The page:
Dental cleanings are important for your pet’s overall health. Periodontal disease occurs when your pet has poor dental hygiene. Periodontal disease can cause severe problems and pain for pets. It can also result in other health problems. Most pets show signs of periodontal disease by the age of three. If your pet develops periodontal disease, it can negatively affect other organs including the kidney, liver and heart.
If your pet’s dental health is neglected, plaque will form resulting in tartar buildup and gingivitis. Gingivitis progresses to periodontal disease when left untreated. Periodontal disease causes chronic pain, gum erosion, missing teeth and bone loss.
Unfortunately, periodontal disease is quite common in pets though it is preventable. Bacteria is the cause of periodontal disease. Bacteria, food, saliva, and other particles are the ingredients that form plaque. Your pet’s immune system views plaque as a foreign object. Therefore, white blood cells are unleashed to fight against the plaque. The bacteria found in plaque signal white blood cells to release enzymes. These enzymes cause gum tissue to break down. This results in inflamed gums, destroyed tissue, and bone loss. Ultimately this pattern will result in tooth loss.
Dogs have more alkaline in their mouths than humans. Alkaline produces more plaque. Dogs are five times more likely than people to have periodontal disease due to having more alkaline in their mouths and not having their teeth brushed daily.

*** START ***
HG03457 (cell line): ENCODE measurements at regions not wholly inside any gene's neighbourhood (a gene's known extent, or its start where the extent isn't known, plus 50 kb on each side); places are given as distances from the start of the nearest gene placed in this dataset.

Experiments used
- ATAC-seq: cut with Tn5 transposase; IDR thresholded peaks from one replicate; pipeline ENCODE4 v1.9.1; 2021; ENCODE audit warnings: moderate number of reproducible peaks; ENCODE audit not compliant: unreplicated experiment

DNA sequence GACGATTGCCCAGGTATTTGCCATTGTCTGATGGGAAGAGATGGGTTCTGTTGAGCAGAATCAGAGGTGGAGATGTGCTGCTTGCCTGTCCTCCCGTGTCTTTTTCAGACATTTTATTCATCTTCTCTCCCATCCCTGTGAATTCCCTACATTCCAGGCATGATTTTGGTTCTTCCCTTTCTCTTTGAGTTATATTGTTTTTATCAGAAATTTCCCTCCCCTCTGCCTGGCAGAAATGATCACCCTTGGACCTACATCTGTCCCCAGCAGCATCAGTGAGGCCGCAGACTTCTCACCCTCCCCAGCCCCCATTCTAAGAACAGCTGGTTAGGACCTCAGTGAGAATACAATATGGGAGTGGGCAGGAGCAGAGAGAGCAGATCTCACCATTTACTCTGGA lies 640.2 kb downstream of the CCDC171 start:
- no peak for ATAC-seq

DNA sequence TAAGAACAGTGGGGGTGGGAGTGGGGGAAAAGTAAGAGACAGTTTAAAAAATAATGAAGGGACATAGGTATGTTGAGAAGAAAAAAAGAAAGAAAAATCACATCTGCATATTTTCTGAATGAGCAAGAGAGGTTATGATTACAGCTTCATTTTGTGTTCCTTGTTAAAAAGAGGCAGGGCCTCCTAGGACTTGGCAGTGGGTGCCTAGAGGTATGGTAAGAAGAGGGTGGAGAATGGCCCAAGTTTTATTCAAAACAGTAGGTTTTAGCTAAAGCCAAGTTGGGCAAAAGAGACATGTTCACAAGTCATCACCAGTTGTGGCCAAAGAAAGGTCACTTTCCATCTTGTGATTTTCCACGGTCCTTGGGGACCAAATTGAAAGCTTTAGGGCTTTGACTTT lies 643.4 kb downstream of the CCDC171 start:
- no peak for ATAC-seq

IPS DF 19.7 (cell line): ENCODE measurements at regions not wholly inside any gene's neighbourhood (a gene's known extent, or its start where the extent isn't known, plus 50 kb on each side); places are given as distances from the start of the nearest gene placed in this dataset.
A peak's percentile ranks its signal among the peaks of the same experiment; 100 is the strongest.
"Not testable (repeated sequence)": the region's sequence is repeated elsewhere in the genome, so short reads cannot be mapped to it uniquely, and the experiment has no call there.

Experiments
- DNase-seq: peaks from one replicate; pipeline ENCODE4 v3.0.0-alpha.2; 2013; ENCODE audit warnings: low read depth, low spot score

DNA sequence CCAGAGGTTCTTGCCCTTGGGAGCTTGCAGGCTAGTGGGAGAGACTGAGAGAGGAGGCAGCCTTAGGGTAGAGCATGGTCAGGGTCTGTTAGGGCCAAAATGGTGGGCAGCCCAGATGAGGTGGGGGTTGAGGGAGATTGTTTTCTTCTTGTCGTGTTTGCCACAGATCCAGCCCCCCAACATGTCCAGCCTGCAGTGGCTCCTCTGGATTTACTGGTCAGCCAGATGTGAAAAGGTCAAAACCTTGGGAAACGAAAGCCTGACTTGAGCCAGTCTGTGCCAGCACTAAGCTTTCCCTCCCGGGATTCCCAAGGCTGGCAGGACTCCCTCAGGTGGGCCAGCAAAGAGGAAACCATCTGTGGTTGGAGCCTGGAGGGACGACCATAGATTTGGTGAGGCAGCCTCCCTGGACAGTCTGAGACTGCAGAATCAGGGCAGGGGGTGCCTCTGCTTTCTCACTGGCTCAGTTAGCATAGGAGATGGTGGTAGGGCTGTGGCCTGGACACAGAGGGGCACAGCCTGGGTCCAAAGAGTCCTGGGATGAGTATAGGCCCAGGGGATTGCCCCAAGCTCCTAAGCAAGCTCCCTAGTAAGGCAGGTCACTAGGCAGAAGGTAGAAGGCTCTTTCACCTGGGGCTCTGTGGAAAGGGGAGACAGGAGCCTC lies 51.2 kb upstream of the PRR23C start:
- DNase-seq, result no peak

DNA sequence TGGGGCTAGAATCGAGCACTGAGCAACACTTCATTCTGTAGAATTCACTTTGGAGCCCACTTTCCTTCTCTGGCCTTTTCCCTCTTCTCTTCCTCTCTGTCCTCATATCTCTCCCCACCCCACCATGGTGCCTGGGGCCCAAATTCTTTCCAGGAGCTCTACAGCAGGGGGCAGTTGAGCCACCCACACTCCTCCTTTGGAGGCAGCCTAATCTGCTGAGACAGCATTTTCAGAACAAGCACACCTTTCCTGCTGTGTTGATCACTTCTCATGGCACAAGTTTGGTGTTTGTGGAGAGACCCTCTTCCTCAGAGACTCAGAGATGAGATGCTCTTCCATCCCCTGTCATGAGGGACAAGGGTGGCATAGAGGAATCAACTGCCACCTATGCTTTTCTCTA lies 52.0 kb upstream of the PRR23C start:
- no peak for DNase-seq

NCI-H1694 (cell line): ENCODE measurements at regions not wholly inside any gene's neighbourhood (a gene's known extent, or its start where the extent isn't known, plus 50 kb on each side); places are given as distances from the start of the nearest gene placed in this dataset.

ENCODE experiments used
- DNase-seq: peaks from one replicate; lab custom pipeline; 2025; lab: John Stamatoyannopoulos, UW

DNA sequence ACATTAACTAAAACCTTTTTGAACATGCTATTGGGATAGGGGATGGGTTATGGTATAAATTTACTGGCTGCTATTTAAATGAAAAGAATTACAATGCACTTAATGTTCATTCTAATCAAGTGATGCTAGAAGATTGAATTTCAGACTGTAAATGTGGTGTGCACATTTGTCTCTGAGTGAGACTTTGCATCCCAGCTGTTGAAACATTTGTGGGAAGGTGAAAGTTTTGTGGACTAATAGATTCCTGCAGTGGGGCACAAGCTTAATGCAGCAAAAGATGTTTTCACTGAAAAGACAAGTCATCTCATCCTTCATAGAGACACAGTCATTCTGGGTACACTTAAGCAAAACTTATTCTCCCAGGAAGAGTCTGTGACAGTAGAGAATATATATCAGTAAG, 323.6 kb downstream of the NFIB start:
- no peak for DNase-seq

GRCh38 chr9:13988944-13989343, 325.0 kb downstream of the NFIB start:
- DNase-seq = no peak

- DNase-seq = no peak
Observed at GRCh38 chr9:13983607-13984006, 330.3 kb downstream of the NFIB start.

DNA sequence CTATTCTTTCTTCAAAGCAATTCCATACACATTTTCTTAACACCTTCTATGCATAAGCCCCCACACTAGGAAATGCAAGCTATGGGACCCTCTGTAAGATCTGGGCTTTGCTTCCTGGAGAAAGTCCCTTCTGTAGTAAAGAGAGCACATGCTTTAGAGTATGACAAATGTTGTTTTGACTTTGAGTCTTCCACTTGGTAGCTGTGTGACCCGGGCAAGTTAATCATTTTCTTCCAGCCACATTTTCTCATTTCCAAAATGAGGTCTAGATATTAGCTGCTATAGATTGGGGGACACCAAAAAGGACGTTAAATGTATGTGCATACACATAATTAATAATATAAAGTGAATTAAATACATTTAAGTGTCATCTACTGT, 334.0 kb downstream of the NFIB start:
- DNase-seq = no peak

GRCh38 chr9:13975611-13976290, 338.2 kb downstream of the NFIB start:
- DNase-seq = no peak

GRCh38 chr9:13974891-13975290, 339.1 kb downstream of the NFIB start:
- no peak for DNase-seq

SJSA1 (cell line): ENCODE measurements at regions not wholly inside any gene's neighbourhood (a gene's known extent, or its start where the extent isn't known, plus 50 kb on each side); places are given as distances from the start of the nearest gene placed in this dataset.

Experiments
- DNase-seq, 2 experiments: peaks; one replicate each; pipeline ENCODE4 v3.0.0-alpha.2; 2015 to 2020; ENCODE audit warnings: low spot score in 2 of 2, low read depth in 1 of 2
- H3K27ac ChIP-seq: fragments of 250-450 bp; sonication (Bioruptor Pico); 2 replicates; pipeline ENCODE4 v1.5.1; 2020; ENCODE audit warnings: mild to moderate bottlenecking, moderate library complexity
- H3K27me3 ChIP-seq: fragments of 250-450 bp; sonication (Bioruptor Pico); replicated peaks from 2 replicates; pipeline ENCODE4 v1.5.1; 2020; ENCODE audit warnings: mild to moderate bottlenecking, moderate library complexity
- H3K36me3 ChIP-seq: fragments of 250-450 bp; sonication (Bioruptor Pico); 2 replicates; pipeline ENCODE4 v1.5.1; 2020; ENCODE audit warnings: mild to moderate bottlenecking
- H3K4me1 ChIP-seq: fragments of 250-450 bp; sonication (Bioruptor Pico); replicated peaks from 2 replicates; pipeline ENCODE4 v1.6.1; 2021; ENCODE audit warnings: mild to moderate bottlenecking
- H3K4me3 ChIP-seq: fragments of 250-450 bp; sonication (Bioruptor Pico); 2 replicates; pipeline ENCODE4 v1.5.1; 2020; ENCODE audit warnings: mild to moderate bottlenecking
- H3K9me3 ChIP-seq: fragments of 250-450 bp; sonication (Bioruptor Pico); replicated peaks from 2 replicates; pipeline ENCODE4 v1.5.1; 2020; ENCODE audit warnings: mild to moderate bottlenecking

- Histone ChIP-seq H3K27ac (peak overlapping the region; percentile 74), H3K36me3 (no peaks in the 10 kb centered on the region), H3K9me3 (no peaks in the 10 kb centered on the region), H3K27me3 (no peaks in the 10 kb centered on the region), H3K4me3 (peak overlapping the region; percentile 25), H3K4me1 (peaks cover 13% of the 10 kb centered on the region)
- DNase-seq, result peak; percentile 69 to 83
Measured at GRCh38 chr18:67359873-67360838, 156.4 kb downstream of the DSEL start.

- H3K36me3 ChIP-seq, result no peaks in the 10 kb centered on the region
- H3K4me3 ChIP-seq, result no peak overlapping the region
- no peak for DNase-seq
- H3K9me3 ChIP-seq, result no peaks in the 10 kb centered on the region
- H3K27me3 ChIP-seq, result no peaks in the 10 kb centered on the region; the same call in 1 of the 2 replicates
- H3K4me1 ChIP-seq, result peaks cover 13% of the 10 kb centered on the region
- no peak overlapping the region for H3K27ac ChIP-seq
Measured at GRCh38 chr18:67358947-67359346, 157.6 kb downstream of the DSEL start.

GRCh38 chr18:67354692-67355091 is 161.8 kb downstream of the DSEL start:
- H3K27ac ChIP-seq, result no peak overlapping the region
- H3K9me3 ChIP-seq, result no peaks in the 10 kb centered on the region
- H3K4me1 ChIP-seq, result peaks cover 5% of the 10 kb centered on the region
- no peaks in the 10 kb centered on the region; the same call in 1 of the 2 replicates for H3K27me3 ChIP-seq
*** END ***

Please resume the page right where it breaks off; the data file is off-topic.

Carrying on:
The first symptoms of periodontal disease are hard to detect because there are no outward symptoms. Pet owners generally do not see signs of periodontal disease until the disease has reached an advanced stage. Unfortunately, pets suffer from chronic pain once the advanced stage is diagnosed. Outwardly your pet may not appear to be in distress from chronic pain due to their instinctive nature to refuse to show signs of weakness.
Symptoms of periodontal disease include:
- Difficulty picking up food
- Bleeding or red gums
- Loose teeth
- Blood in water bowl, toys
- Bad breath
- Making noises when eating
- Bumps in mouth
- Blood tinged saliva
- Avoiding having head touched
- Chewing on one side of mouth
- Sneezing, nasal discharge
Untreated periodontal disease can put your pet at higher risk of developing heart, kidney and liver disease. It also destroys bone and could cause a fracture to occur in a weakened jaw. Dental X-rays are the only way to definitively know the health status of your pet’s teeth and gums. You should feed your pet quality food with ingredients that prevent plaque from hardening. Talk to your veterinarian about the best diet to support your pet’s dental health. Offering your pet safe toys and healthy treats to encourage daily chewing and promote healthy teeth will also help prevent periodontal disease. Hard treats that can result in broken teeth or a jaw fracture should be avoided.
According to studies, more than 80% of dogs suffer from periodontal disease by the age of three. As an advocate for your pet’s health, it is vitally important not to overlook the importance of maintaining healthy teeth and gums. Schedule regular dental checkups and cleanings for your pet. Doing so will ensure your pet’s teeth are healthy, prevent unnecessary pain and discomfort, and give them the gift of good dental health.